Lauren Dempsey, MS in Biomedicine and Law, RN, FISM News
A new study published in Biological Psychiatry: Global Open Science suggests that the brains of teenagers showed physical evidence of premature aging after they lived through the COVID-19 pandemic lockdowns.
Through a comparison of MRIs, researchers were able to analyze the brain scans of teens before and during the pandemic, as well as after lockdowns were lifted. Researchers observed evidence of neurological changes in the teens after lockdowns, including thinning of the cortex as well as growth of the hippocampus and the amygdala.
Ian H. Gotlib, Ph.D., a professor of psychology at Stanford University, designed the study and co-authored the report. He and his team evaluated the MRI images of 163 San Francisco Bay Area teenagers that were participating in a separate study on the effects of early life stress on psychobiology across puberty. The team then compared the brain scans of 81 teenagers from that study — taken between November 2016 and November 2019 — to the MRIs of 82 teenagers that were collected between October 2020 and March 2022.
The team of researchers matched 64 participants in each group for specific factors such as age, sex, puberty, exposure to early life stress, and socioeconomic status.
Neurological changes were more significant in the post-lockdown group of teens, which could indicate that the pandemic and the drastic changes in everyday life sped up the brain-aging process. Professor Gotlib said that accelerated brain aging is usually seen in children who have experienced chronic adversity, whether from violence, neglect, family dysfunction, or a combination of multiple factors.
The post-lockdown group of teenagers also self-reported having greater mental health difficulties, including more severe symptoms of anxiety, depression, and internalizing problems.
“Adolescence is already a period of rapid reorganization in the brain, and it’s already linked to increased rates of mental health problems, depression, and risk-taking behavior,” study co-author Jonas Miller said. “The brains of kids who are 16 or 17 today are not comparable to those of their counterparts just a few years ago.”
It is not yet clear if brain aging and an increase in mental health difficulties are simply a correlation, or if brain aging is the cause. Researchers are also not sure what the long-term implications are, but do plan to rescan participants through young adulthood to further assess brain development and mental health.
It has been well documented that mental health difficulties in teenagers have skyrocketed during the pandemic leading the U.S. Surgeon General to declare an “urgent need to address the nation’s youth mental health crisis.” According to the CDC’s division of the National Vital Statistics System, suicide rates were 4% higher than rates in 2020. The largest increase in suicides was seen in men aged 15-25, increasing by 8% from 2020.
While health experts focused on prevention and mass vaccination, they failed to consider what would happen when children were forced out of school and into their homes for months on end. They failed to consider the emotional and psychological impact of missing important social events, sports, and high school graduations and the impact that “virtual learning” would have. Instead of addressing the fear, stress, and loneliness that many faced during lockdowns, adolescents were told that this compulsory isolation was for the greater good.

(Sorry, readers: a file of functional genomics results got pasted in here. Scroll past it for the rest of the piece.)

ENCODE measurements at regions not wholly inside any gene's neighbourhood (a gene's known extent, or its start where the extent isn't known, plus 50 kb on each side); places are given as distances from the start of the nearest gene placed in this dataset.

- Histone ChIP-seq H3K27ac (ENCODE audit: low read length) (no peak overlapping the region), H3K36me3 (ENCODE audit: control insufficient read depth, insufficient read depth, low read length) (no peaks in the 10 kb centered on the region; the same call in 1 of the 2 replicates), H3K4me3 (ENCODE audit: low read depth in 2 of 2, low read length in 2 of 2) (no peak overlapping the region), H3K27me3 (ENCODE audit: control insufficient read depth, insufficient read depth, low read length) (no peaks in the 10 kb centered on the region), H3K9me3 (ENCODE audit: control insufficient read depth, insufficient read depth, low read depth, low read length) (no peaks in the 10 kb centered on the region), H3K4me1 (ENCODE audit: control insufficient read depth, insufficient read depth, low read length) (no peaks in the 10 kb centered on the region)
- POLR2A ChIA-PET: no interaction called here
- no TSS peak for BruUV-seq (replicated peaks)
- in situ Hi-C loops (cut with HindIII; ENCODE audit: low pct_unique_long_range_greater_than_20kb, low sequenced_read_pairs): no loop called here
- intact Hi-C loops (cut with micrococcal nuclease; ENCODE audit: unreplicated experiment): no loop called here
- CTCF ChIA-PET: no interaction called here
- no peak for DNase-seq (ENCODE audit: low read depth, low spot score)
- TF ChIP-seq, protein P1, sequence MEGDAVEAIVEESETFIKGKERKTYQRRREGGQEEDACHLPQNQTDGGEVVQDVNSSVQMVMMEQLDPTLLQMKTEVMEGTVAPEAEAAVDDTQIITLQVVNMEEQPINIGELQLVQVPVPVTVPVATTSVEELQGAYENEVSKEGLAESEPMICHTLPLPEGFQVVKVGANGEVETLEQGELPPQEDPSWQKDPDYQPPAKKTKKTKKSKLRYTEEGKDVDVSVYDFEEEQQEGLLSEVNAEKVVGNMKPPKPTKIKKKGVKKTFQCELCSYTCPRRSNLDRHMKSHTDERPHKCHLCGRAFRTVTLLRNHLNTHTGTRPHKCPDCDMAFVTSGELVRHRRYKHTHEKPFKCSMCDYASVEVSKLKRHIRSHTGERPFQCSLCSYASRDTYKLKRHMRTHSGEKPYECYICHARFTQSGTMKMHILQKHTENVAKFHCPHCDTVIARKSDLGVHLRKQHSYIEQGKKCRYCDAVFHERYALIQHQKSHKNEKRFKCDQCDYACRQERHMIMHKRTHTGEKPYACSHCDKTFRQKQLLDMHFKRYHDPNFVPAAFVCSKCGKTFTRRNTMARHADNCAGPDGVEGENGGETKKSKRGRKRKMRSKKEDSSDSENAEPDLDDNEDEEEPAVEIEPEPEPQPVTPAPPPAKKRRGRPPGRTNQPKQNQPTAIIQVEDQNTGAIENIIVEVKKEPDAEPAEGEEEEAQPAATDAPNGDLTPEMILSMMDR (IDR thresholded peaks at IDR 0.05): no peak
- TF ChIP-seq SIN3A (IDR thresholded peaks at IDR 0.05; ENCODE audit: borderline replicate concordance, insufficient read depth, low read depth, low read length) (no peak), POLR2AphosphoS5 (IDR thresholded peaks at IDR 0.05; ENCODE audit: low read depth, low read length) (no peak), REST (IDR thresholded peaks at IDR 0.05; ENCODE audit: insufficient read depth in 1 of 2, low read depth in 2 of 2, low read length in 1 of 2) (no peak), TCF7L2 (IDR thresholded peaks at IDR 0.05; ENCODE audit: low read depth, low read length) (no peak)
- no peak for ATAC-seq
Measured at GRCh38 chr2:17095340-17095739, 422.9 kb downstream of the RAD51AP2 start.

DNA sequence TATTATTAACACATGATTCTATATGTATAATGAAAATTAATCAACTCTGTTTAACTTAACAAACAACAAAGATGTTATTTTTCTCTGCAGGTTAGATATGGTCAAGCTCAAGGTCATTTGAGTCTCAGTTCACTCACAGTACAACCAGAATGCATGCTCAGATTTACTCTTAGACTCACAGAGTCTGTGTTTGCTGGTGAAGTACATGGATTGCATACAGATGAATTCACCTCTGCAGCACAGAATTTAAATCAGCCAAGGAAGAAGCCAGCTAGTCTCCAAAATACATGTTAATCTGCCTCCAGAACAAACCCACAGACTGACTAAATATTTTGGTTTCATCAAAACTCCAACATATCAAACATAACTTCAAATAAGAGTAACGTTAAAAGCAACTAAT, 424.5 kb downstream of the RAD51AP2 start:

Lockdowns all around the world were heralded to be a key factor in stopping the spread of SARS-CoV-2, with little regard for how they would affect children in the long term.
Government and health officials lauded closing schools as essential for preventing infection and, as some warned, ensuring that children didn’t go home and “wind up killing your grandmother” as former New York Governor Andrew Cuomo once said.
Editor’s Biblical Analysis
We must learn from studies like this and see that there are — and likely will be for a long time — physical and mental consequences of what we’ve all lived through over the last few years. As Christians, however, we must remember something that public academia and mainstream media will not tell us:
There is no true mental or physical health without spiritual health, found only in Christ Jesus.
In this case, these teens suffering from mental health crises will not find the rest, comfort, freedom, and life their souls are seeking without Christ Jesus. We are all called to be members of the body of Christ (Romans 12:3-8). If a person is not fulfilling his or her designed function in that role, they will always deal with their heart, soul, and mind fighting against the life they are living. That will manifest in depression, anxiety, identity disorder, and so many of the mental health issues plaguing our youth and adults today.
We must never forget that everyone, whether they are seeking mental health help or not, needs to seek God and a right relationship with Him above all else.
Therefore do not worry, saying, ‘What shall we eat?’ or ‘What shall we drink?’ or ‘What shall we wear?’ For after all these things the Gentiles seek. For your heavenly Father knows that you need all these things. But seek first the kingdom of God and His righteousness, and all these things shall be added to you. Therefore do not worry about tomorrow, for tomorrow will worry about its own things. Sufficient for the day is its own trouble. – Matthew 6:31-34